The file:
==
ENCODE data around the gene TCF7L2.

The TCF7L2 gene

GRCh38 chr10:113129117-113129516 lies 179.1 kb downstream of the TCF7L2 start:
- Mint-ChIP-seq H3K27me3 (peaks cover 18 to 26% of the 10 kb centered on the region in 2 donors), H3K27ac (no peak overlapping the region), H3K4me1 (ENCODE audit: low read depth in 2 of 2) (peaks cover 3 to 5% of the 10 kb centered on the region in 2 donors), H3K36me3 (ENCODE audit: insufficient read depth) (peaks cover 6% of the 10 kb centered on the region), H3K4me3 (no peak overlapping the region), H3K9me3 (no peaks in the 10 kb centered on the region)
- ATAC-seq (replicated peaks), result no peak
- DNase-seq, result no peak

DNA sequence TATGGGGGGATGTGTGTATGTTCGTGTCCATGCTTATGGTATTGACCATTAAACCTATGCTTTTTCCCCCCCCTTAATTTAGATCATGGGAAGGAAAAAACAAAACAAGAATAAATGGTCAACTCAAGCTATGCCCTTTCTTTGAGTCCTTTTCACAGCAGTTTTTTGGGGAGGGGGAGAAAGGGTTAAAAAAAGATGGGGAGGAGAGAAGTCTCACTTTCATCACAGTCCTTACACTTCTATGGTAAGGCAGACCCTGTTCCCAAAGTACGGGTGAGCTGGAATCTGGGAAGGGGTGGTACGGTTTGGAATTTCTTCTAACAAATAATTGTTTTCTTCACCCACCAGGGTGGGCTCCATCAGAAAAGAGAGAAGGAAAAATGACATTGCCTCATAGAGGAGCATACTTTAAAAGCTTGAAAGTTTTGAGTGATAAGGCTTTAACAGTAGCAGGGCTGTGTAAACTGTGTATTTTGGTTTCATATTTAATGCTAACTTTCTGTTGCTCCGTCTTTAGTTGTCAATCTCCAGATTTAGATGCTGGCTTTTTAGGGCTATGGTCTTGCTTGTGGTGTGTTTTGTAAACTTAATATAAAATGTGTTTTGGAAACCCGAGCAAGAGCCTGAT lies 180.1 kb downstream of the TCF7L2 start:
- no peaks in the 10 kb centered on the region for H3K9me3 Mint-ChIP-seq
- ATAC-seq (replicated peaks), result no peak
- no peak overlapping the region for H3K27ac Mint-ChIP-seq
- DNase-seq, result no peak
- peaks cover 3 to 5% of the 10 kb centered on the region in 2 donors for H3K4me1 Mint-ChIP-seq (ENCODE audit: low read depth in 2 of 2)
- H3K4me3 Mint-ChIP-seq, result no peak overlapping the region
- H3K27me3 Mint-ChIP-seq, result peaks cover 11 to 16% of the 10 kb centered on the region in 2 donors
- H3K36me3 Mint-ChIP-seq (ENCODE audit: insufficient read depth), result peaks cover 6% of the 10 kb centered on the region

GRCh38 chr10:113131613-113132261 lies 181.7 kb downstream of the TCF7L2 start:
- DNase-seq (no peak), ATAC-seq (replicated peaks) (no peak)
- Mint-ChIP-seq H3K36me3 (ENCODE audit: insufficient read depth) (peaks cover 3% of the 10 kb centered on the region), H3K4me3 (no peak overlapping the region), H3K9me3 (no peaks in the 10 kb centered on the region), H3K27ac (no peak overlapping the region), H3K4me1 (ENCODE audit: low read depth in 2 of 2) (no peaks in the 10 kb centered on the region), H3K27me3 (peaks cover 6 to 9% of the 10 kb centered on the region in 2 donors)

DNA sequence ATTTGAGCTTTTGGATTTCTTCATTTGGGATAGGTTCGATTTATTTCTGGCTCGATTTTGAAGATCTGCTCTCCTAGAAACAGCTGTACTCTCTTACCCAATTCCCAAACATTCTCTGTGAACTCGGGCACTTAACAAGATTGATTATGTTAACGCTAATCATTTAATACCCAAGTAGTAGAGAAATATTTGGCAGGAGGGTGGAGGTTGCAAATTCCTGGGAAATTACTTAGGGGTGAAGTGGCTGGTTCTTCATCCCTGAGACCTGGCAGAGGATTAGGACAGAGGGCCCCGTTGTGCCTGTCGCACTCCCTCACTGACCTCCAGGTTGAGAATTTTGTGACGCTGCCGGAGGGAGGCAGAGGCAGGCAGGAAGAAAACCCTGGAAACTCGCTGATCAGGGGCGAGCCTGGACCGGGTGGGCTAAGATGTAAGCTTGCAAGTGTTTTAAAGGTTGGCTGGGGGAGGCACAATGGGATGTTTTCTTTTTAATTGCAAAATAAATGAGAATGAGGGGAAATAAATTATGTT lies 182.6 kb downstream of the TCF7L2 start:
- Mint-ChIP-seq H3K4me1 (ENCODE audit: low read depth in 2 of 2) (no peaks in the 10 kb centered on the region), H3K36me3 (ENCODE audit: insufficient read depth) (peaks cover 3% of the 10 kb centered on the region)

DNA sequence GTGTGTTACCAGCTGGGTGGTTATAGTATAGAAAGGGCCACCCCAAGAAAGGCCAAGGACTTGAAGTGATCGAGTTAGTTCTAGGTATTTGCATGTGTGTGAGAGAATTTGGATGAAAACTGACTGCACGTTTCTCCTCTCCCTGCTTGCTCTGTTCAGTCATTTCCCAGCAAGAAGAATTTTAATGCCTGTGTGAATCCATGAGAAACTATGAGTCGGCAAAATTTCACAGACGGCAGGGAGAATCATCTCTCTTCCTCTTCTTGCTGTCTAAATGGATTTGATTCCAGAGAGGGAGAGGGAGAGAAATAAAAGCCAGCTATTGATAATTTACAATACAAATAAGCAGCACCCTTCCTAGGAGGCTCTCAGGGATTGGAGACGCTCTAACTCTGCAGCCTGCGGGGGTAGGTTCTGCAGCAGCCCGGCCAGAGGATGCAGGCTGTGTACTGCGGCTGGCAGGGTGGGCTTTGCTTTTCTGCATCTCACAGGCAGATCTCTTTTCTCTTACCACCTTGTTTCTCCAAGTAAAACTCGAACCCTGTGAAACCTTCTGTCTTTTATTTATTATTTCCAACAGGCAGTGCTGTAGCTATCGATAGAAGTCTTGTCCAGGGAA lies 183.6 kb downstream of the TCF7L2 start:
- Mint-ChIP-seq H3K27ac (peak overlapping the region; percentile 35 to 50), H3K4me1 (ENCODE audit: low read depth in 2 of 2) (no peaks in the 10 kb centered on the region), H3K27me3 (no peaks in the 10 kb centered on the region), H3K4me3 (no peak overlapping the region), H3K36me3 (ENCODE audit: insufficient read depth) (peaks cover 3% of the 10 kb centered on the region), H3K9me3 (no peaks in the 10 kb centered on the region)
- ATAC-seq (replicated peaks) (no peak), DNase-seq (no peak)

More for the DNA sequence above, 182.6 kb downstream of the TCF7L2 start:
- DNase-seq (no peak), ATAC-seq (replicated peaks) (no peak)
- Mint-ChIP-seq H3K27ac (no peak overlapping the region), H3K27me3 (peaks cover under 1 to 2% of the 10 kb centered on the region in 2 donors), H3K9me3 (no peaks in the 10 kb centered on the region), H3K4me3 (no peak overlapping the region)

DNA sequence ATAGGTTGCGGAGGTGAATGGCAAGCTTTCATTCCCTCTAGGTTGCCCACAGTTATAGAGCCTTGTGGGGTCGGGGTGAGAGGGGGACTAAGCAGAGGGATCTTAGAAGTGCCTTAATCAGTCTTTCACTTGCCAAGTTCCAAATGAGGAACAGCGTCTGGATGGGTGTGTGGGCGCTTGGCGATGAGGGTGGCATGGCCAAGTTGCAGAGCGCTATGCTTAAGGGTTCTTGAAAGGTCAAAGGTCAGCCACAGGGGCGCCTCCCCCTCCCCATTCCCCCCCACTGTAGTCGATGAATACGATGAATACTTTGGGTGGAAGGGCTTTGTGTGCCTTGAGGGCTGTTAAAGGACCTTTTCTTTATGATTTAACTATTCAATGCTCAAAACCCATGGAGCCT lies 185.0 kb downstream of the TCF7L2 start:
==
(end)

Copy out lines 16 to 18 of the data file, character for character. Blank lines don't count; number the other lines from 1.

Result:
GRCh38 chr10:113131613-113132261 lies 181.7 kb downstream of the TCF7L2 start:
- DNase-seq (no peak), ATAC-seq (replicated peaks) (no peak)
- Mint-ChIP-seq H3K36me3 (ENCODE audit: insufficient read depth) (peaks cover 3% of the 10 kb centered on the region), H3K4me3 (no peak overlapping the region), H3K9me3 (no peaks in the 10 kb centered on the region), H3K27ac (no peak overlapping the region), H3K4me1 (ENCODE audit: low read depth in 2 of 2) (no peaks in the 10 kb centered on the region), H3K27me3 (peaks cover 6 to 9% of the 10 kb centered on the region in 2 donors)